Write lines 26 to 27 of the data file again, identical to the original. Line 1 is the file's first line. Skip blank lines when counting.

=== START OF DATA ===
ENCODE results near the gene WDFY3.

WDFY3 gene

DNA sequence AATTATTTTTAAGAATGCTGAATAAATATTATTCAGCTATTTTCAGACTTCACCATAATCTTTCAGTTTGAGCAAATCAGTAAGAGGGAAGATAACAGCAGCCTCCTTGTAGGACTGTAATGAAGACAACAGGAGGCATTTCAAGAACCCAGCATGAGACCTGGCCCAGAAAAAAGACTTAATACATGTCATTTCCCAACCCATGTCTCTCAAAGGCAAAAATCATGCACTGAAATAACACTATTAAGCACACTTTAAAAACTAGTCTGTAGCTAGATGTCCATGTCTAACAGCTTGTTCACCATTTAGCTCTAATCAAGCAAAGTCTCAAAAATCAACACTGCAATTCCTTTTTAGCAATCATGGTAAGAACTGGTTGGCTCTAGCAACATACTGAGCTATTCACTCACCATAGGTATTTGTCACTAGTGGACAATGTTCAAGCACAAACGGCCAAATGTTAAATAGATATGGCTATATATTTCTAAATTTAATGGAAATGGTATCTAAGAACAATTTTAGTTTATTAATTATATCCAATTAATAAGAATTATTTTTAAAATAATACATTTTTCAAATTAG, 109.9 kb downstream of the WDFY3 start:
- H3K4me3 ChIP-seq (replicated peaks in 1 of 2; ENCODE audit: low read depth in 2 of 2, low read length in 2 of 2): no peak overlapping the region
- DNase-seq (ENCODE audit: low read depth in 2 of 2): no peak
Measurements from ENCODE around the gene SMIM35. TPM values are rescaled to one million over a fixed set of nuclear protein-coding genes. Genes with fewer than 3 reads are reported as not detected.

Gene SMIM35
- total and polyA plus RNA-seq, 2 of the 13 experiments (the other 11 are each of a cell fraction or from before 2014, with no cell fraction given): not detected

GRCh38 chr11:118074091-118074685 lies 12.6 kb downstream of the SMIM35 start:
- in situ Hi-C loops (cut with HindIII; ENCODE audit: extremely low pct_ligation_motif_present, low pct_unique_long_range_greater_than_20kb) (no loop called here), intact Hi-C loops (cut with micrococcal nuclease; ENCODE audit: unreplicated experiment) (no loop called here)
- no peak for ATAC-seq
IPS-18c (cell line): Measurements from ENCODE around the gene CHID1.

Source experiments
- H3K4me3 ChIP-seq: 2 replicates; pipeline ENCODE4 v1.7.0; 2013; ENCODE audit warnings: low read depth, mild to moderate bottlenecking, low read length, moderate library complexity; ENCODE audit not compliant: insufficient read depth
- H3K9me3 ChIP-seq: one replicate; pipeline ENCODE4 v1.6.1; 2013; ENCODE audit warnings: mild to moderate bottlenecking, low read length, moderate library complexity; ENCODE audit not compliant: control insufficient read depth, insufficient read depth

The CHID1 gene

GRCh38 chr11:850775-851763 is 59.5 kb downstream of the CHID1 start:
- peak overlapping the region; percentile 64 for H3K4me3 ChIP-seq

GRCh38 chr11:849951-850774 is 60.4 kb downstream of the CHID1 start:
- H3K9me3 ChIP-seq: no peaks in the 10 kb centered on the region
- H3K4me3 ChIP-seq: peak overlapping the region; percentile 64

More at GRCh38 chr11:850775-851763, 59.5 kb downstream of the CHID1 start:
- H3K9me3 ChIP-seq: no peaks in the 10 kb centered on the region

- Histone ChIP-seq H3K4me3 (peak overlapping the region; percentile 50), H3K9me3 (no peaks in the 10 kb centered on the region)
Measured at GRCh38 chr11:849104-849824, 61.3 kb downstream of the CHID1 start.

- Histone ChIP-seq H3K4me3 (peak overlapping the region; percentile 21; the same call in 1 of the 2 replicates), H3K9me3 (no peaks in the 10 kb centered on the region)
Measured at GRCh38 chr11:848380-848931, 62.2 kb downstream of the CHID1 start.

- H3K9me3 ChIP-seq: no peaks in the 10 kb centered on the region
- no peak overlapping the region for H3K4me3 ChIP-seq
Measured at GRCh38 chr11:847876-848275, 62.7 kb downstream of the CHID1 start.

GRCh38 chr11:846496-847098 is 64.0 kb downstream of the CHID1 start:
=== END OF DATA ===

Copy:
- Histone ChIP-seq H3K4me3 (peak overlapping the region; percentile 21; the same call in 1 of the 2 replicates), H3K9me3 (no peaks in the 10 kb centered on the region)
Measured at GRCh38 chr11:848380-848931, 62.2 kb downstream of the CHID1 start.